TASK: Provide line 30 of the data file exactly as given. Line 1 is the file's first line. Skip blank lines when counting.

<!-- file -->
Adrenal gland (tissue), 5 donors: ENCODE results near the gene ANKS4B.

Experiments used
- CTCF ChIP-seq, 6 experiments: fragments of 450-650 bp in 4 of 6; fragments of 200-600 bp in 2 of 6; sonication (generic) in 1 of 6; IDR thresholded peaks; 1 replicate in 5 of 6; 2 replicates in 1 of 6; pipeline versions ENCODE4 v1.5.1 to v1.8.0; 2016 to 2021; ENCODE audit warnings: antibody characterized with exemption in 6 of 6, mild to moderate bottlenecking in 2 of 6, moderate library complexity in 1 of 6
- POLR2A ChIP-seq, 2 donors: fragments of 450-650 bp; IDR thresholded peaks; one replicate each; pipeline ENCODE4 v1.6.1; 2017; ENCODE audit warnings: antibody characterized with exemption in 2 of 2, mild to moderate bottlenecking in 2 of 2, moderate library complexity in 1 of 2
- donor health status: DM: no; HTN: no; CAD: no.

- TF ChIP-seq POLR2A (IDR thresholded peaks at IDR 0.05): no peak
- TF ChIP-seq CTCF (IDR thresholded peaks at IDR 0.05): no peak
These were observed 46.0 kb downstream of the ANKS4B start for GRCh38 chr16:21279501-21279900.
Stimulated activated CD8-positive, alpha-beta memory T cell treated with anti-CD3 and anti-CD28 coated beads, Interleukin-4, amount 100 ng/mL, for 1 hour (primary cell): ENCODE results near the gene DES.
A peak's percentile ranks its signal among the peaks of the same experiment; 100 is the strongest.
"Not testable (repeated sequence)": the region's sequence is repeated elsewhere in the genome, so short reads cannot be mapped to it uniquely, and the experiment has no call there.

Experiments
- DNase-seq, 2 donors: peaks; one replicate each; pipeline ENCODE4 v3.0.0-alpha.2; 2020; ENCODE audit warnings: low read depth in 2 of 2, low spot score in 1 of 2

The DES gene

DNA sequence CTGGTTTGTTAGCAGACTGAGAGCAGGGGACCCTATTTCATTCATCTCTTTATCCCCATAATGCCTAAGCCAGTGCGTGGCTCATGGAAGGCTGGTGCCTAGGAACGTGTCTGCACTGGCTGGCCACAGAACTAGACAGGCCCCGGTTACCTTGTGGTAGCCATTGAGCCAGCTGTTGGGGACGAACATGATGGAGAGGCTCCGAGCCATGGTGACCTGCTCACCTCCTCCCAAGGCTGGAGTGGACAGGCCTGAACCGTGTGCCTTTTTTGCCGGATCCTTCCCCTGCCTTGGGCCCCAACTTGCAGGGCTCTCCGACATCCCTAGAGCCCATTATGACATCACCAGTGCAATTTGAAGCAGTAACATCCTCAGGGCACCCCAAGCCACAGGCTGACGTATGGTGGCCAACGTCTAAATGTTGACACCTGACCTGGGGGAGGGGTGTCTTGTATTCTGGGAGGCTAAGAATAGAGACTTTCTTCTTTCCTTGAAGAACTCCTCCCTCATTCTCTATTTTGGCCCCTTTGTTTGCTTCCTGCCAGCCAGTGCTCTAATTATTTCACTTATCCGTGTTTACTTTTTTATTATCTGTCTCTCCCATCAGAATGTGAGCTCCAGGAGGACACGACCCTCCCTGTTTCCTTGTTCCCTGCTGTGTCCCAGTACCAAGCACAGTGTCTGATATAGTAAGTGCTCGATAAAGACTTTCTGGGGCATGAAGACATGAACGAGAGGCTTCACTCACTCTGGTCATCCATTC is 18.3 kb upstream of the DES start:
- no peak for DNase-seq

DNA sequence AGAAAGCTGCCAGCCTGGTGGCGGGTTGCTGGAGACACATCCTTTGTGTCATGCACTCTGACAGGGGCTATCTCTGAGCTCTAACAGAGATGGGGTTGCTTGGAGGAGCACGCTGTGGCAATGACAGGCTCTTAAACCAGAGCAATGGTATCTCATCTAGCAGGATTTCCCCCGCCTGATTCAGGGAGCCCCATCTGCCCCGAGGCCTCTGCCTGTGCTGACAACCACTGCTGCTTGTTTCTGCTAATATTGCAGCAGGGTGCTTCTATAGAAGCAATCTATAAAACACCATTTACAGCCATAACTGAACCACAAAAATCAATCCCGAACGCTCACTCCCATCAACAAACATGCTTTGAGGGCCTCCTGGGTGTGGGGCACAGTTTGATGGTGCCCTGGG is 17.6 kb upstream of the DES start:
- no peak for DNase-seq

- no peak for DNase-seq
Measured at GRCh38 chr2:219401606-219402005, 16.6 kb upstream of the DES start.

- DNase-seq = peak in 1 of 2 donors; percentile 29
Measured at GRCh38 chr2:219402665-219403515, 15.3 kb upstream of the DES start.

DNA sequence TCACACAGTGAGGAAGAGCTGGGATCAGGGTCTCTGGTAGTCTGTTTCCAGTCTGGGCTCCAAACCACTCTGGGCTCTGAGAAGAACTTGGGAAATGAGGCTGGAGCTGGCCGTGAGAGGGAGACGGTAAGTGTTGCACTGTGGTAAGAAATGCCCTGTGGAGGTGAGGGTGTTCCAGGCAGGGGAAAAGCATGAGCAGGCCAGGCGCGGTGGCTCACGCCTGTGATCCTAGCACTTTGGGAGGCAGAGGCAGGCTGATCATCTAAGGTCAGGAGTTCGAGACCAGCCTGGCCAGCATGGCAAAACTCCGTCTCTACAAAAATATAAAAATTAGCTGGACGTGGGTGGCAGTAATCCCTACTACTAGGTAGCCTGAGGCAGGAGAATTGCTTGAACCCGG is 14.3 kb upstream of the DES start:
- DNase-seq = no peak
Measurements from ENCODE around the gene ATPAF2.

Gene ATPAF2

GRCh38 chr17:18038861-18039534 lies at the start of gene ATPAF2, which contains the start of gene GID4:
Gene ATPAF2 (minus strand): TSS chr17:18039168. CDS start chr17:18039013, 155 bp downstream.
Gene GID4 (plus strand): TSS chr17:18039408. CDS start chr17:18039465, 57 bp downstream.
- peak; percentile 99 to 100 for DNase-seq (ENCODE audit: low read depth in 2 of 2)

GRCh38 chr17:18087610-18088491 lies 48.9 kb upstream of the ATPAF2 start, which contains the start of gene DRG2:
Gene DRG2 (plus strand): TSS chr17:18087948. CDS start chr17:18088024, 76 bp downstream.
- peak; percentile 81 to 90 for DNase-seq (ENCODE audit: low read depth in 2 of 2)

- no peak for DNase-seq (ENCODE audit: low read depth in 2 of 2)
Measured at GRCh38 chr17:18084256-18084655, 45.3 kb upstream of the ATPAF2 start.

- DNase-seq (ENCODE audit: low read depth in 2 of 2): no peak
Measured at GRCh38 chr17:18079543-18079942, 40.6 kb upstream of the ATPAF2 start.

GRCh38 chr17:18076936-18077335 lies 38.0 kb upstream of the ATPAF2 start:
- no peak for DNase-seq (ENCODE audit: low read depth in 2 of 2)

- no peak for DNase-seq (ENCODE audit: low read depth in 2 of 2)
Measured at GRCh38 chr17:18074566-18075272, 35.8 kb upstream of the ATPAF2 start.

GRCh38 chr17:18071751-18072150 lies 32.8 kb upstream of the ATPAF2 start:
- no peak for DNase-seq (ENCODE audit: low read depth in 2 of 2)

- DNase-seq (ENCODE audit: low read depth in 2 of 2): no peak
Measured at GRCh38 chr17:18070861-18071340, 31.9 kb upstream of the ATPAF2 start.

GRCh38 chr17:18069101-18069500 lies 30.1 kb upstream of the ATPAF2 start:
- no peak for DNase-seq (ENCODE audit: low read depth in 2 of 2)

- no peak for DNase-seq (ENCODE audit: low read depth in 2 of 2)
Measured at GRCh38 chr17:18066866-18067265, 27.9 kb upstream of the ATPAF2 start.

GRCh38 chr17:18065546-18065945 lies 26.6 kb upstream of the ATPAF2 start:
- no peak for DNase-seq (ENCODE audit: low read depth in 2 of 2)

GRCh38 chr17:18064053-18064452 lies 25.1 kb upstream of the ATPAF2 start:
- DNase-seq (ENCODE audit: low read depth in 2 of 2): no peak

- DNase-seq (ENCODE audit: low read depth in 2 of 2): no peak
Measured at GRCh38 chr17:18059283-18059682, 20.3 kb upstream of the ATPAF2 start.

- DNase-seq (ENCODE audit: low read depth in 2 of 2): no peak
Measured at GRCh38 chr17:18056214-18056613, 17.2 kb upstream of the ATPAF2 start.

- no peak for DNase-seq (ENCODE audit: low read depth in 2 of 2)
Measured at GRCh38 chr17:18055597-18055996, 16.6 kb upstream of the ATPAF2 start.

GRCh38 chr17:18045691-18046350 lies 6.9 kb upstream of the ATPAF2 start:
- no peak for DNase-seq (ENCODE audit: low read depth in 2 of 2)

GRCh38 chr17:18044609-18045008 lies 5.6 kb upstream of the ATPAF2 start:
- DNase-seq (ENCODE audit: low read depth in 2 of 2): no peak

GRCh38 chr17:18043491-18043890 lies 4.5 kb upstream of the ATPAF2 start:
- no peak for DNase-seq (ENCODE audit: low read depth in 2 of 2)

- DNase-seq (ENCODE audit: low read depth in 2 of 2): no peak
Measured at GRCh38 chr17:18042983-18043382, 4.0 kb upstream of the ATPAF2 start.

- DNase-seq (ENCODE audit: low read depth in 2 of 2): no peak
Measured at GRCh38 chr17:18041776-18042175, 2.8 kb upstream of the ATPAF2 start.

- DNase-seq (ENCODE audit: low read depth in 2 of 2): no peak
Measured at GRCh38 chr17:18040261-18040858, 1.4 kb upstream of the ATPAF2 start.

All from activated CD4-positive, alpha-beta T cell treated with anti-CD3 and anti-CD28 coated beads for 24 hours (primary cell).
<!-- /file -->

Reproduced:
- peak; percentile 99 to 100 for DNase-seq (ENCODE audit: low read depth in 2 of 2)